PGA Championship: Yang does his thang

August 16, 2009 | Drew Forrester

That’s what makes golf great.

Y.E. Yang pulled off two of the best shots in major championship history on the back nine Sunday afternoon to fend off Tiger Woods and win the PGA Championship at Hazeltine CC in suburban Minneapolis.  The win was the first ever for an Asian born player in a major and leaves Woods 0-for-4 in majors in 2009.  

Yang chipped in for eagle at #14 and looked like an easy bet to win when he had 18 feet for birdie at #17 and Woods was left with 12 feet downhill after a stabbing chip out of heavy rough behind the green.  But Yang’s yip on his first putt left him 10 feet and he failed to convert the par putt moments after Tiger also missed his and the lead remained one heading to the home hole.

And then came the shot that sealed the deal, as Yang nailed a 206 yard 3-hybrid over trees and to 8-feet for a final birdie-dagger as Woods made bogey when pressed to go for the pin from 197 yards.  

It was an amazing back nine that saw Yang play almost flawless golf and Woods fire and fall back in one of the very rare occasions when Tiger failed to deliver the goods on the final day of a major championship.

In fact, it was the first time EVER that Tiger led a major after 54 holes and didn’t win, ending a run of 14 straight triumphs when leading going into the final round. 

The rest of the lot did their usual Sunday fold-job.  Harrington, Glover, Els, Stenson and Kjeldsen all eliminated themselves by the time Yang and Woods reached the back nine.  Only Y.E. and Tiger played reasonably solid golf, although anyone watching who knows what they’re looking at could clearly see on Saturday and Sunday that Woods wasn’t anywhere near as sharp as he needed to be to win.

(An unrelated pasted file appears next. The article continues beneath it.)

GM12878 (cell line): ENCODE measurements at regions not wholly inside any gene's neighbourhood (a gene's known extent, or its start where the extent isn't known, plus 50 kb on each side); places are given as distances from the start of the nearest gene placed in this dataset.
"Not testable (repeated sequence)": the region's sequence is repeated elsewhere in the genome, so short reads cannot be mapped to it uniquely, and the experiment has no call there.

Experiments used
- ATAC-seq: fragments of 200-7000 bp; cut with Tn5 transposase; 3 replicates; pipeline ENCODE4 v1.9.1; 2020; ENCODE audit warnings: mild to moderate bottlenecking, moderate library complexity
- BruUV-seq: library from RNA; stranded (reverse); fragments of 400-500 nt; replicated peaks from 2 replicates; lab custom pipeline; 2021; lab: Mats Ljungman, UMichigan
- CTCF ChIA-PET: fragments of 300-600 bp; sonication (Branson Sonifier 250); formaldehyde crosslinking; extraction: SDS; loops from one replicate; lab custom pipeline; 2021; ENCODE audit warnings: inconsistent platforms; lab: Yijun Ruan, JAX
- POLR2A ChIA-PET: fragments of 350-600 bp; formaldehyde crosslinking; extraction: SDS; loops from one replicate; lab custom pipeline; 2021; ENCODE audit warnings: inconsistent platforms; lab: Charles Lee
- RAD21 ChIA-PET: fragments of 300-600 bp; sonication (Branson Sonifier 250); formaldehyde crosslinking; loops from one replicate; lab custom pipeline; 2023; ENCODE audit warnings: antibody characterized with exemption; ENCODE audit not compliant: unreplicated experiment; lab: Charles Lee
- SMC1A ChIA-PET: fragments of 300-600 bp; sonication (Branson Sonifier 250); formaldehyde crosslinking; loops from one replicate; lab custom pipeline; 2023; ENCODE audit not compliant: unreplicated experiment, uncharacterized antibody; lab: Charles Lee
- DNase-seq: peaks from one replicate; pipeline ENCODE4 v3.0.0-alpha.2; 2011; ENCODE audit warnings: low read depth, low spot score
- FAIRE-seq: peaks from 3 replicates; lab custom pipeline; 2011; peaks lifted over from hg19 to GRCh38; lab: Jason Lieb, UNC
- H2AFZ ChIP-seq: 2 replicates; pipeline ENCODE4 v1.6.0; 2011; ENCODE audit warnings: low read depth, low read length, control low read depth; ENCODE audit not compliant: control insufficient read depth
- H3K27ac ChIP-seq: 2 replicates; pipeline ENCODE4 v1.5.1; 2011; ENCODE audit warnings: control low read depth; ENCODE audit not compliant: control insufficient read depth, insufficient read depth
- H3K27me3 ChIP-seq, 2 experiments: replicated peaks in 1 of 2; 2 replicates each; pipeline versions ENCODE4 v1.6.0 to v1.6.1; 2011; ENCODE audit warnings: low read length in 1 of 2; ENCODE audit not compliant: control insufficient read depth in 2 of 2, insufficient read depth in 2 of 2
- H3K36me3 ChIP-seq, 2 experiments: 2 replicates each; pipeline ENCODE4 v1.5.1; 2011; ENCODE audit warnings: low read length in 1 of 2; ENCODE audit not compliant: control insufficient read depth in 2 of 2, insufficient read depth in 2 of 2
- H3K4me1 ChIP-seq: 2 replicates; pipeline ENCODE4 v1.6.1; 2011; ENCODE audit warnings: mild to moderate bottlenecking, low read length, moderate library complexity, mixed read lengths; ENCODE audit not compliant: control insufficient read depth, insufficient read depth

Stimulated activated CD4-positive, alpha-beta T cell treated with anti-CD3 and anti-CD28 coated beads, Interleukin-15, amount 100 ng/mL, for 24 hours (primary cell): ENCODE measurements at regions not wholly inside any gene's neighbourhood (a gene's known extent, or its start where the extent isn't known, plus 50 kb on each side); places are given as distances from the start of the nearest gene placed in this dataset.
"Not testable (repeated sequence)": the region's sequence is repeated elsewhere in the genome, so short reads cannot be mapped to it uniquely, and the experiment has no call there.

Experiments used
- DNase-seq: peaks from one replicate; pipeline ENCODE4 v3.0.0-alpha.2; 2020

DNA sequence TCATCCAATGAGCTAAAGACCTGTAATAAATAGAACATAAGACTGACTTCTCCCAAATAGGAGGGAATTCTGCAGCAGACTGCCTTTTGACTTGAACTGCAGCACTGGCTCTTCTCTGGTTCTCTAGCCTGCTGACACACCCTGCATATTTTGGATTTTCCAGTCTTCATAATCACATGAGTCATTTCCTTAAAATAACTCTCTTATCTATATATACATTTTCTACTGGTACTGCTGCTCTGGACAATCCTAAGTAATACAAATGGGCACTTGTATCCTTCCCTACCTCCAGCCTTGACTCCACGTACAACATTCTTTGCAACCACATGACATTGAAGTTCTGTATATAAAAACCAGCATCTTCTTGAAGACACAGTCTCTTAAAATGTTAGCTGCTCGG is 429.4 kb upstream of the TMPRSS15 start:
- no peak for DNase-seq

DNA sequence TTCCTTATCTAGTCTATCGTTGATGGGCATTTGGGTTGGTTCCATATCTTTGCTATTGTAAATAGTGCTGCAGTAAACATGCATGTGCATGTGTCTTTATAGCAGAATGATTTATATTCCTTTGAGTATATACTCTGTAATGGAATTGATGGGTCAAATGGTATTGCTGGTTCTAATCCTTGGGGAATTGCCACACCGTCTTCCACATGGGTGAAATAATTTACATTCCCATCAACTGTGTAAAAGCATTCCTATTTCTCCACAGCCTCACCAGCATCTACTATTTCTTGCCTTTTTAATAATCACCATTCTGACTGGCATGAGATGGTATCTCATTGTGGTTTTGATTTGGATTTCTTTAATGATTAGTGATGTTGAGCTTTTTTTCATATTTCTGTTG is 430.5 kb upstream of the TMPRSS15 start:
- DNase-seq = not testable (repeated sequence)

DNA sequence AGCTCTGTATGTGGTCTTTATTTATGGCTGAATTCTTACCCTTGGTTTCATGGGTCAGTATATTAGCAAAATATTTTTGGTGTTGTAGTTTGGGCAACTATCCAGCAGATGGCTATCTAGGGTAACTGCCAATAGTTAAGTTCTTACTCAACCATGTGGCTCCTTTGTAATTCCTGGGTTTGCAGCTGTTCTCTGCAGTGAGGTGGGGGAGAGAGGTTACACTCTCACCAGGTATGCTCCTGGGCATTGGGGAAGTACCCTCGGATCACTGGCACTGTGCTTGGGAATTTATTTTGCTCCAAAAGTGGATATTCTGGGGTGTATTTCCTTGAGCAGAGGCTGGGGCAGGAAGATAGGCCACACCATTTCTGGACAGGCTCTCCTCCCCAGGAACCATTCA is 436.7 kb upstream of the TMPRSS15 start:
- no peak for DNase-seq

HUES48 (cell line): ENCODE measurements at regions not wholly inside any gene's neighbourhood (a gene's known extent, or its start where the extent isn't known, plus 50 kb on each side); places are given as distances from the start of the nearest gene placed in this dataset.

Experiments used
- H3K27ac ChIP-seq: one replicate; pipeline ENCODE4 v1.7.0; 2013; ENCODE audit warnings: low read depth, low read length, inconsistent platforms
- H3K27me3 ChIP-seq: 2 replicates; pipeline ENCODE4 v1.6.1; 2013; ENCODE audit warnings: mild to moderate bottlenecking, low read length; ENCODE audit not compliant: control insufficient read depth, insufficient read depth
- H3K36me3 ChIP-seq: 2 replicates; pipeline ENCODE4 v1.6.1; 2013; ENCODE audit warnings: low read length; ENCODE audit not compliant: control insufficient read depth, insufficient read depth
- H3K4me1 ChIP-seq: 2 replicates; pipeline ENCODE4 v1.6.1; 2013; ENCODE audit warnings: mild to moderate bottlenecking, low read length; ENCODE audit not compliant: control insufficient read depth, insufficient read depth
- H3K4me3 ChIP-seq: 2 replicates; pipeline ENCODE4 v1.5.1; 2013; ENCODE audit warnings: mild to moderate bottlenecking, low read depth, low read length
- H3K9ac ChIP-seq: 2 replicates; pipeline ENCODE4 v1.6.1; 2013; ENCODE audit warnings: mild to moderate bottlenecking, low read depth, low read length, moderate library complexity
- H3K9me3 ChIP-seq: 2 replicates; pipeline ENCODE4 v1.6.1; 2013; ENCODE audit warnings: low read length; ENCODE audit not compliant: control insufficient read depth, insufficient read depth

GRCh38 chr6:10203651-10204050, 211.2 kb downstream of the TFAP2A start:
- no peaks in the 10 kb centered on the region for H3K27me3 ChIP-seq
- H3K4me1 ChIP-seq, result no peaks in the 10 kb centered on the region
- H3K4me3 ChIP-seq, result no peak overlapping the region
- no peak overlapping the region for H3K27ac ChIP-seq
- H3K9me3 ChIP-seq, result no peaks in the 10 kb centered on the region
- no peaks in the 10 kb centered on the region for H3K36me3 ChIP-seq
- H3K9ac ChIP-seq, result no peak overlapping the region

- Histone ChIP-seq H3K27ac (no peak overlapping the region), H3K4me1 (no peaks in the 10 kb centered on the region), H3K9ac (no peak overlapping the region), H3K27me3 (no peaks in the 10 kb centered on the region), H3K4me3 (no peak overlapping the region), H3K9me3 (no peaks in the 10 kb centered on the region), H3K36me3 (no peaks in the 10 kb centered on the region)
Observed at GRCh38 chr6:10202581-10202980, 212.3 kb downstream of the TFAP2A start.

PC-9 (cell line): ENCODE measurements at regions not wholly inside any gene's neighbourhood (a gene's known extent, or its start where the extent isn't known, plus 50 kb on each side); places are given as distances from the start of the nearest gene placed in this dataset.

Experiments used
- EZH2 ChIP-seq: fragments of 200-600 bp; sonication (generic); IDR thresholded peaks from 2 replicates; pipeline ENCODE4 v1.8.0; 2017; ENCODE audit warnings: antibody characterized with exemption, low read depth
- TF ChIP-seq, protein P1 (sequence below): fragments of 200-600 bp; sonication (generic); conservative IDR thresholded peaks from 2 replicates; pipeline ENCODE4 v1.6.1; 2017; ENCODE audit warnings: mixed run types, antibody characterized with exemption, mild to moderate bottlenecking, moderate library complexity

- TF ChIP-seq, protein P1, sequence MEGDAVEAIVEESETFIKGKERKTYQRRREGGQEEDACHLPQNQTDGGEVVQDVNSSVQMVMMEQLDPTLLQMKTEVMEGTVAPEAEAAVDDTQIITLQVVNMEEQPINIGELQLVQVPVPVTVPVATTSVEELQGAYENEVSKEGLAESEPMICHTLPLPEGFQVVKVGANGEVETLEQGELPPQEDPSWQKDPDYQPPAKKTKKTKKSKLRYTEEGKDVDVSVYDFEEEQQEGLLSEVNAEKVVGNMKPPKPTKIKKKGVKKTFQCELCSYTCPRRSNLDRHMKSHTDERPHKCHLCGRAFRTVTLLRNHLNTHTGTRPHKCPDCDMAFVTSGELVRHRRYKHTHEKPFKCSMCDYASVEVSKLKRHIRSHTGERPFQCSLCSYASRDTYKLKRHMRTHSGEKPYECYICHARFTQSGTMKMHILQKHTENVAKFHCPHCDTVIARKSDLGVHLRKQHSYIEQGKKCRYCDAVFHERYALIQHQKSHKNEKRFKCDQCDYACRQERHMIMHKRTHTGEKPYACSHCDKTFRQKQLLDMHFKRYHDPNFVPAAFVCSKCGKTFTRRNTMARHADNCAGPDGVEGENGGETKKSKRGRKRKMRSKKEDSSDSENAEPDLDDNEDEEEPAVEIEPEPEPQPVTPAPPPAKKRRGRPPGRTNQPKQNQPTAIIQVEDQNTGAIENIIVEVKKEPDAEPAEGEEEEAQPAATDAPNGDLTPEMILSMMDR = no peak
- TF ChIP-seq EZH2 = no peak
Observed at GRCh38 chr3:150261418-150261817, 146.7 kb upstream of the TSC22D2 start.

Tiger didn’t stop to speak to the CBS folks, instead heading to the interview room to conduct his questions and answers with the media.  

Then again, if I lost to a guy who was dressed like the towel boy at the Palm Desert Day Spa, I might not be in the talking mood, either.

He handled his defeat well in the post-round press conference. I guess having $600 million and 14 majors makes losing to Y.E. Yang a little more tolerable. 

I wrote immediately after his early exit at the British Open that I thought Tiger would part ways with teacher Hank Haney if he didn’t win the PGA Championship.  Some guys would do cartwheels if they finished 2nd at a major title (*ahem*, Kenny Perry) but I don’t think Tiger’s going to be buying rounds for the boys back at Isleworth tomorrow. 

In fact, I think this text message might go out sometime Monday:  “HH, I need to c u this week, k? Call my asst and set up a time to meet.  TW”

I think Hank Haney pays the price for Tiger’s 0-fer in 2009 majors.  

Despite winning the last two events prior to the PGA Championship, Tiger’s swing hasn’t been up to his standards virtually all season.  The field he beat in Grand Blanc two weeks ago was a notch better than a Nationwide Tour event and last week’s win at Firestone shouldn’t really count – the man’s won there 7 times for God’s sake.  Sure, a win’s a win, and 70 wins are 70 wins, but when called upon to hit shots that really mattered this weekend, Woods couldn’t do it.  His approach shots weren’t good, his short game wouldn’t have won him the club championship at Mountain Branch last month and even though he didn’t putt poorly, per-se, he failed to make the ones that he needed to make.  

And, of course, he went down to the final hole with a chance to win.  Sucks to be that bad, huh?

All kidding aside, though, Tiger’s golf game – while still better than everyone else’s in the word – is subject to the occasional misfire when one or two of the spark plugs are missing.  

The sparks that flew today were caused mainly by Y.E. Yang, a little known Korean player with a big heart who slayed the game’s greatest player on Sunday.

Finally, for Woods, he might want to pass if another major is ever held at Hazeltine in his career.  In 2002, he was bested by the equally flukey Rich Beem, who parlayed a weekend of precision ball striking into his 15 minutes of fame.  Today, it was Y.E. Yang – he of one PGA Tour win before this one – coming out on top.  

Yang says they’ll be partying in Seoul tonight.  

They should be. 

He just pulled off one of the great upsets in modern golf history.  

Someone get the man a towel.  Preferably not a white one.